Max Gate is the Dorset home of author Thomas Hardy. The year is 1928 and Hardy is on his death bed. Whilst he lies dying in his bedroom, downstairs decisions ar being made about where his body should be interred. Hardy’s wishes are that he be buried next to his family and first wife, Emma, at the local church in Stinisford. However, his friends, curator Sydney Cockerell and author J M Barrie, feel thay his literary greatness should be acknowledged and his remains be buried in Poets Corner in Westminster Abbey. Hardy’s second wife Florence doesn’t know what to do for the best.
The story is narrated by maid Nellie Titterington, who occasionally goes off piste with her narrative. But in her ramblings you do get an insight into Thomas Hardy the man.
This book is beautifully written with lyrical prose juxtaposed with colloquial dialogue: the transition between the two is effortless. The characterisation is detailed and very believable. Nellie draws the readers in so that you feel you are part of Max Gate and the debate about Hardy’s remains.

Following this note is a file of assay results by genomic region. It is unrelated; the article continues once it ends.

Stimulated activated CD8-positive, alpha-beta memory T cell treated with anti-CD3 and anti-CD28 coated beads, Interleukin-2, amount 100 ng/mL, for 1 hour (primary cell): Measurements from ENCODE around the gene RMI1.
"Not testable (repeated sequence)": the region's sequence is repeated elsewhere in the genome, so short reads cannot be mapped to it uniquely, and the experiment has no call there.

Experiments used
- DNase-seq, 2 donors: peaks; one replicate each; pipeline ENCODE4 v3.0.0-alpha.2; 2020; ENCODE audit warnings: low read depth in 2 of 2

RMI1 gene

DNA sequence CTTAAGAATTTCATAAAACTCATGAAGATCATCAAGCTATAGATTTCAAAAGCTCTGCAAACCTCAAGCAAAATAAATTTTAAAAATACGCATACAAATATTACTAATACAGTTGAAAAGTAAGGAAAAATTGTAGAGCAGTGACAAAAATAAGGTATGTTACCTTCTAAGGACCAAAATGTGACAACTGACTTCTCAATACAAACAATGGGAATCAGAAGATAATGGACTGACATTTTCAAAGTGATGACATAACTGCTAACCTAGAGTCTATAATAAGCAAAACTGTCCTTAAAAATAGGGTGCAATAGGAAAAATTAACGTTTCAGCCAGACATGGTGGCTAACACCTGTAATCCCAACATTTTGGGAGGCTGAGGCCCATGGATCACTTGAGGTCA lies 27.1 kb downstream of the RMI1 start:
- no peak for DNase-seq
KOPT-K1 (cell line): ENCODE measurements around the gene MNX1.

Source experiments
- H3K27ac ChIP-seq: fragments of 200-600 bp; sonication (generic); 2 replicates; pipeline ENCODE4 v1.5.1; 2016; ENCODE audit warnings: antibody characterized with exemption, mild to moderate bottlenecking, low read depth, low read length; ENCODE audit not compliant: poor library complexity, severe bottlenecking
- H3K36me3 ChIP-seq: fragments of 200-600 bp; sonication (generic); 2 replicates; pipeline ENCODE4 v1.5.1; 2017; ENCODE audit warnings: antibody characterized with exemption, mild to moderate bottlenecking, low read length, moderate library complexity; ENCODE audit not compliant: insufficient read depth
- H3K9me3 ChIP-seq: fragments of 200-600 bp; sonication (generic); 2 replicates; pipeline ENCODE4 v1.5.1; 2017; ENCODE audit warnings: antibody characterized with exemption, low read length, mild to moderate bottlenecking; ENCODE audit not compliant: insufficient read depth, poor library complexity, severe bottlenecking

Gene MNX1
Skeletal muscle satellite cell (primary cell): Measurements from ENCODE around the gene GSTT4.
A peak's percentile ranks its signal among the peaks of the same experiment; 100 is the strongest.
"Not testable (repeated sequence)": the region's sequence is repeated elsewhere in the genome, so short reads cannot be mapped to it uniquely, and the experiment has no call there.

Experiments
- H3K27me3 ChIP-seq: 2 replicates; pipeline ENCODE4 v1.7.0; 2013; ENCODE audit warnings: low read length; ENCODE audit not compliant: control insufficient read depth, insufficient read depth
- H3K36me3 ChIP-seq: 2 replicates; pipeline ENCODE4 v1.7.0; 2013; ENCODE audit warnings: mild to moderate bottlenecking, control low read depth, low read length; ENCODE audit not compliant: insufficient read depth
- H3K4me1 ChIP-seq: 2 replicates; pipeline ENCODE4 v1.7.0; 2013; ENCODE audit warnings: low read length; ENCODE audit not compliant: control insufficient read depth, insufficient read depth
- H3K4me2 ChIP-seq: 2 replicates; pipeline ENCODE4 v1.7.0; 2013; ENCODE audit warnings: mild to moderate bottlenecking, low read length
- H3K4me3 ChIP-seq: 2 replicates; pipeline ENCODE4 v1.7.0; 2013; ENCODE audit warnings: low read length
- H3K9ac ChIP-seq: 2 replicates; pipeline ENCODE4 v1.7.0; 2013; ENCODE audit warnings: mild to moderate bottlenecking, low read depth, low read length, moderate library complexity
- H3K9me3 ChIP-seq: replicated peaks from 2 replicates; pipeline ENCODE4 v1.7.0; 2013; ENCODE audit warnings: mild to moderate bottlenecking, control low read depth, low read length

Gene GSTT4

There is sympathy for Hary’s second wife Florence, who feels jealousy towards his first wife, Emma, and insecure at her position in all this. She was his secretary before his wife and feels she never lived up to her predecessor, she is not even with Hardy when he dies. Again, she gives detail into Hardy the man, not the writer and also the role of women in 1920’s England.
Nearly all the narrative takes place in Max Gate so this is not a book where there is a lot of action. Instead, emphasis is on literary style and characterisation. If like me you enjoy an accomplished, literary novel, beautifully written with detailed characterisation this is definitely a book for you. In my reviews I will very rarely give a 5 book rating but this reaches that grade.